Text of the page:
30 April 2012

Your State Pension Age

The age when you are entitled to receive any State Pension is increasing. There have been various legislative changes in recent years, and some announcements which are not yet law. Here's a quick summary.

For women, State Pension Age is rising from 60 to 65 between 2016 and 2018. It then rises for everyone to 66 between 2018 and 2020. That was in the Pensions Act 2011.

Current legislation is for an increase to 67 between 2034 and 2036, and to 68 by 2046. But in November 2011 it was announced that the increase to 67 is being brought forward to be between 2026 and 2028.

More information - and a pension age calculator - at
http://www.direct.gov.uk/en/Nl1/Newsroom/SpendingReview/DG_192159

... and it's always worth remembering that you can defer taking your State Pension in order to increase it a little, and also that State Pension Age has nothing to do with when you take other pensions (which could be before or after that age), nor with when you actually stop work.

27 April 2012

Can't we make it simple?

I reviewed our gas and electricity supplier at home recently and experienced something of the complication and confusion which I guess that financial advice clients experience!

My objective is always to make things as simple as possible so that clients can make an informed decision about something. But I'm all too aware that I am not always successful - partly because some things just are complicated (try explaining higher rate pension tax relief, or charges levied on unit trust funds, for example!), and partly because the Financial Services Authority expect all sorts of information to be provided so that people have the opportunity to fully know what they are getting into (good in theory but for many people it just confuses them).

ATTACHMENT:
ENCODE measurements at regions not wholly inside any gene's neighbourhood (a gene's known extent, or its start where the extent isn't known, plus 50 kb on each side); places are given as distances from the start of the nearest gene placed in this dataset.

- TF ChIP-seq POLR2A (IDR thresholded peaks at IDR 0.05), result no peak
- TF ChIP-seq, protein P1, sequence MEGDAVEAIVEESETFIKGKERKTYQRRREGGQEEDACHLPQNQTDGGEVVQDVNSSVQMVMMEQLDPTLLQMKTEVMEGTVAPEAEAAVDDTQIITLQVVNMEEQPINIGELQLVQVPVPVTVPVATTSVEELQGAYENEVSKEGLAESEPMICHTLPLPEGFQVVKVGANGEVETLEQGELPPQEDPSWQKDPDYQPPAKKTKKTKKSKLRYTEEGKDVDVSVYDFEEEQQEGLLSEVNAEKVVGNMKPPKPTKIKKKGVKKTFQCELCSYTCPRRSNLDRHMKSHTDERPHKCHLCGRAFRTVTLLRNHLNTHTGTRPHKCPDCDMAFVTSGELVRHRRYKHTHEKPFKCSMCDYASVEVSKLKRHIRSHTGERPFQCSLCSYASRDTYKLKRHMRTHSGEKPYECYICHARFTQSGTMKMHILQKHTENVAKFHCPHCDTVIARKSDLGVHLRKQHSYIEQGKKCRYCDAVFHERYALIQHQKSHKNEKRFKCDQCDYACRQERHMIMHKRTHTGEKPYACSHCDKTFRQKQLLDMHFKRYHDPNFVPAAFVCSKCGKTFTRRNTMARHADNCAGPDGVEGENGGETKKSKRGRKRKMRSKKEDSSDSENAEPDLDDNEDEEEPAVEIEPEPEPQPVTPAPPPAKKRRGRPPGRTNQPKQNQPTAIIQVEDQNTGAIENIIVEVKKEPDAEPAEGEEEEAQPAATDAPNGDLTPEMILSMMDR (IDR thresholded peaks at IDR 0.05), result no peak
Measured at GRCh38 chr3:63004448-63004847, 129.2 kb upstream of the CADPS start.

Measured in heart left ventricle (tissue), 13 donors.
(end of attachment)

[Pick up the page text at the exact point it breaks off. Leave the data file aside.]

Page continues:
So it was interesting to see the amount of information and understanding I needed to acquire even to be able to compare gas suppliers. Not only do you have a standing charge and a cost per unit, but these can vary depending on how many you use, what month of the year it is, etc.. Then you get different levels of fixed prices, early exit charges, billing options, payment options, and so on. And if you add in dual-fuel options then it really starts to get complicated.

Surely there's a case for keeping things simple - I might even be willing to pay a little more for something I understand - or to have access to someone who can explain it to me!

23 April 2012

Should you do a Tax Return?

Useful list from HMRC - when you need to do a tax return. If:
  • Self-employed
  • Company director
  • Income over £100,000
  • Savings / investment income over £10,000
  • More than £2,500 in untaxed income
  • Income from letting out property
  • Foreign income liable to UK tax
  • Employee claiming expenses of more than £2,500
Also worth doing (or at least telling HMRC) if:
  • You're a higher rate taxpayer and have made pension contributions or Gift Aid donations

12 April 2012

What You Need for a Good Pension